The Obama administration spent more money on immigration enforcement in the last fiscal year than all other federal law enforcement agencies combined, according to a report issued by the Migration Policy Institute (MPI), a nonpartisan group focused on global immigration issues.
According to this report, in the 2012 fiscal year, the government spent about $18 billion on immigration enforcement programs run by U.S. Immigration and Customs Enforcement, the U.S.-Visit program, and U.S. Customs and Border Protection, which includes the U.S. Border Patrol.
Immigration enforcement topped the combined budgets of the FBI; Bureau of Alcohol, Tobacco, Firearms and Explosives; Drug Enforcement Administration and U.S. Secret Service by more than $3 billion dollars.
The 182-page report offers a detailed analysis of the current immigration enforcement system that was set in motion with passing of the Immigration Reform and Control Act (IRCA) in 1986. The report traces the evolution of the system, particularly in the post-9/11 era, in terms of budgets, personnel, enforcement actions and technology.
It examines individual programs and results, ranging from Secure Communities and 287(g) to deportations, detention, post-9/11 visa screening and new federal databases, explaining how they have intersected — in some ways by deliberate design, in others by happenstance — to create a complex, interconnected, cross-agency system.
This report concludes that the Obama administration has made immigration its highest law enforcement priority. "Today, immigration enforcement can be seen as the federal government's highest criminal law enforcement priority, judged on the basis of budget allocations, enforcement actions and case volumes," MPI Senior Fellow Doris Meissner, a co-author of the report, said in a statement released with the report.
The report challenges a long-standing contention by immigration restrictionists that the U.S. needs more border security before it can consider immigration reform. Unprecedented manpower, infrastructure and technology deployed for border security efforts has led to a drop in apprehensions at the Southwest border to a level not seen since the 1970s. The plunge in apprehension is widely viewed as an indication that fewer immigrants are crossing illegally into the U.S.
In fact, net migration from Mexico has dropped to zero and may be going in reverse, meaning that more Mexican immigrants may be leaving the U.S. than are entering it. While enforcement plays a role in that decline, the migration numbers have also been affected by a sluggish U.S. economy, a growing Mexican middle class and shrinking fertility rates among Mexican women.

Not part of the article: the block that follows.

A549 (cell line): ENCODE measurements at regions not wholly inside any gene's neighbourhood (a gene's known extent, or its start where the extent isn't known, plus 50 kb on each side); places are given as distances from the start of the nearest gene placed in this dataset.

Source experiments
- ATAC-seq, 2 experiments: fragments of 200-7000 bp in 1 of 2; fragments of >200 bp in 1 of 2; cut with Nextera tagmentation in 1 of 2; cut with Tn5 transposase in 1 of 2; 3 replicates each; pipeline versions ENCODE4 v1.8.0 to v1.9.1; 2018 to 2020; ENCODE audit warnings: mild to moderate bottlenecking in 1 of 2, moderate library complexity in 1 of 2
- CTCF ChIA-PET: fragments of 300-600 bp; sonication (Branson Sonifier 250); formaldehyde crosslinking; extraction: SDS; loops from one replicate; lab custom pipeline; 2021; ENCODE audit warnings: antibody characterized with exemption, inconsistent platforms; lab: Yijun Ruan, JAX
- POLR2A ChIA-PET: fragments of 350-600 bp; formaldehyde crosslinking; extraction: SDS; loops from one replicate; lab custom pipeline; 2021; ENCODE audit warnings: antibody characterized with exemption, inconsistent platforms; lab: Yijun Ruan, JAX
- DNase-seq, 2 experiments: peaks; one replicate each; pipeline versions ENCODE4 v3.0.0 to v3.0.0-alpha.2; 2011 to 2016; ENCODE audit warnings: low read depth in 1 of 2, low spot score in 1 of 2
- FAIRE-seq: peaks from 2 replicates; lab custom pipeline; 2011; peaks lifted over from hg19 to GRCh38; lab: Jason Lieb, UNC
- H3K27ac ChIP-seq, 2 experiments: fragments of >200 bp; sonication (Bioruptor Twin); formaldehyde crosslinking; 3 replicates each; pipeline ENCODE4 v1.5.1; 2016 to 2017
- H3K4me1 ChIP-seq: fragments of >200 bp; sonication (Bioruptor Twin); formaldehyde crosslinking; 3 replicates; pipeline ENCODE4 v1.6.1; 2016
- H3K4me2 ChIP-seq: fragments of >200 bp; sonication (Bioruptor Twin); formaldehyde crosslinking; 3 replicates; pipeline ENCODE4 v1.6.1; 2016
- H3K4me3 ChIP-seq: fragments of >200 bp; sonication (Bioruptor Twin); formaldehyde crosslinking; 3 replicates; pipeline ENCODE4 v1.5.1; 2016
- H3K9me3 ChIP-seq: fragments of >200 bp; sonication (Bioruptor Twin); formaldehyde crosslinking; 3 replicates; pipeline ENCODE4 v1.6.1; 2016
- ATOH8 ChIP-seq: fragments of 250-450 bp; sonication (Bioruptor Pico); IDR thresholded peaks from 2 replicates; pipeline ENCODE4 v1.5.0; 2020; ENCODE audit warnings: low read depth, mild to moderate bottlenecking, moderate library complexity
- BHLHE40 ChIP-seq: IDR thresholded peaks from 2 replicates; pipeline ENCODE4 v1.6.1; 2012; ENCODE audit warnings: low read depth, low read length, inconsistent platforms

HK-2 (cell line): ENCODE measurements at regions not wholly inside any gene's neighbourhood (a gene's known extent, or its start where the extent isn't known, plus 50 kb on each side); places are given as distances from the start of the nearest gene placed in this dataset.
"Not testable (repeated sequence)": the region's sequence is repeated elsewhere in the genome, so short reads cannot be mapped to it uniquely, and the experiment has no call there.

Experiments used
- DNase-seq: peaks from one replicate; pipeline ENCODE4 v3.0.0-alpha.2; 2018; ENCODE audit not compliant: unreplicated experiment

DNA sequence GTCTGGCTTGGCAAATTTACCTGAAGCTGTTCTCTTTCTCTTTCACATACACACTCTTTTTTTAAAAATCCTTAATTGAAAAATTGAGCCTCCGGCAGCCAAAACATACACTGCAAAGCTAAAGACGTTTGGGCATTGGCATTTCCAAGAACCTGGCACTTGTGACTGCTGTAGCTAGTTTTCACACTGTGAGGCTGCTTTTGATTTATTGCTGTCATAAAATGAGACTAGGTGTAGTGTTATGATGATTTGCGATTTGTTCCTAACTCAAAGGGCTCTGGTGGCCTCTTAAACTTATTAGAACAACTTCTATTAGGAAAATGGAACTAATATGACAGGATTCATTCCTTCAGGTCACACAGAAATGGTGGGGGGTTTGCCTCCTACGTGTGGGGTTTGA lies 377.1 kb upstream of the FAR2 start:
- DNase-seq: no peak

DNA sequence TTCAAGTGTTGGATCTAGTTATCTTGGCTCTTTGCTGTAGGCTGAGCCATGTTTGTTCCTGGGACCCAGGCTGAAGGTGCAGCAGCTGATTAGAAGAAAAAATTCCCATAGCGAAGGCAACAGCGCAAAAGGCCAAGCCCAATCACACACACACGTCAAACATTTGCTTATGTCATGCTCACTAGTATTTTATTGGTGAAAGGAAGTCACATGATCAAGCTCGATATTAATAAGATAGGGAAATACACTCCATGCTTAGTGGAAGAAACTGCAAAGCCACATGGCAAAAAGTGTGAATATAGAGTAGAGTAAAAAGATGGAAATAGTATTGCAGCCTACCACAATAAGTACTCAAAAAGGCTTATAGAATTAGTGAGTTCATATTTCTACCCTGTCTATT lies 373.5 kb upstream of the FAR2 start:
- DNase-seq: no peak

Yet according to the MPI report, the U.S. Department of Homeland Security deported nearly 410,000 people from the United States in 2012 and the U.S. Immigration and Customs Enforcement (ICE) increased their worksite enforcement raids on paperwork audits, targeting employers who hire undocumented workers rather than targeting undocumented workers themselves.
This tough stance on immigration enforcement seems to contradict renewed interest in immigration reform from Congress and the White House. In the immediate aftermath of the November election, Congressional Republicans suggested that the time was right to begin reform talks anew, and President Barack Obama has promised to make immigration reform a priority in his second term.
In the lead up to the election, the president made several administrative changes to the immigration system, including the launch of the Deferred Action for Childhood Arrivals (DACA) program to allow some young undocumented immigrants to avoid deportation and work legally in the country for up to two years.
Also, earlier this month, the administration announced a change in process that will allow some undocumented immigrant spouses, parents and children of U.S. citizens to remain in the United States while they ask the government to waive three- or 10-year bans on returning to the United States because they have accrued unlawful presence.
Immigrants who win the waiver will still need to leave the country to complete visa paperwork but will be able to leave without fear of being barred from returning to their families for up to a decade. This rule goes into effect on March 4, 2013, and it is hoped that it will reduce the time certain immediate relatives have to be separated from U.S. citizen family members.
While the president acknowledges the need for effective border security, he also realizes that Congress’ failure to fix the broken immigration system has led to record and wasteful government spending on immigration enforcement. Generally, immigration laws have not changed in more than two decades and have come at an unjustifiably high cost to the American taxpayer.
Billions of dollars could be saved if government agencies better used the resources they’ve already been allocating, eliminated wasteful or duplicative programs and refocused our enforcement priorities on real threats rather than on people who have become an integral part of our workforce.
President Obama has promised to get immigration reform done in 2013. Let’s hope so.
--By Karen-Lee Pollak, Bell Nunnally & Martin LLP
Karen-Lee Pollak is a partner at Bell Nunnally & Martin, where she chairs the immigration practice group.
Originally published on Law360, Jan. 31, 2013. Posted with permission.